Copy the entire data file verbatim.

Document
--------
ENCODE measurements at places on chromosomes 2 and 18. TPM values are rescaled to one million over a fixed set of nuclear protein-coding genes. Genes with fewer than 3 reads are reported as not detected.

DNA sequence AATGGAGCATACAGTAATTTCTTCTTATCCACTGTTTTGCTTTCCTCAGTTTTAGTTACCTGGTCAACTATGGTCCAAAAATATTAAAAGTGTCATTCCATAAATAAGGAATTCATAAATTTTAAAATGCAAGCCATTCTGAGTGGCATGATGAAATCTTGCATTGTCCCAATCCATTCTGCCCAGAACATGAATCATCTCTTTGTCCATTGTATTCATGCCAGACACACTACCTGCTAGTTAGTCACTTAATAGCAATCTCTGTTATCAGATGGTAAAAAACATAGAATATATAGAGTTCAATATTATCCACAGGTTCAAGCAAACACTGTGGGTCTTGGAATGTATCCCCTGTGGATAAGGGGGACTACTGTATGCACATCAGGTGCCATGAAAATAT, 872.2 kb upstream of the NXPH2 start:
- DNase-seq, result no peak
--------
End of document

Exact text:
ENCODE measurements at places on chromosomes 2 and 18. TPM values are rescaled to one million over a fixed set of nuclear protein-coding genes. Genes with fewer than 3 reads are reported as not detected.

DNA sequence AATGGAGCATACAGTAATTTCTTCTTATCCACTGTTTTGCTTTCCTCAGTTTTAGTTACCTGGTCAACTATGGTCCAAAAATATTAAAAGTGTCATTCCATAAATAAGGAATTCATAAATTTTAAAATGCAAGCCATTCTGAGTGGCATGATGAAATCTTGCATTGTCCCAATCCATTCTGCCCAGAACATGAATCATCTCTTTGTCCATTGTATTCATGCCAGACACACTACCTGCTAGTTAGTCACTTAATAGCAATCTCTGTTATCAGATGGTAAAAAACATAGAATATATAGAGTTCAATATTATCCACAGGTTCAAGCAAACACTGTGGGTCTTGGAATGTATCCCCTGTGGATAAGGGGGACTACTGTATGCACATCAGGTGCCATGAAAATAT, 872.2 kb upstream of the NXPH2 start:
- DNase-seq, result no peak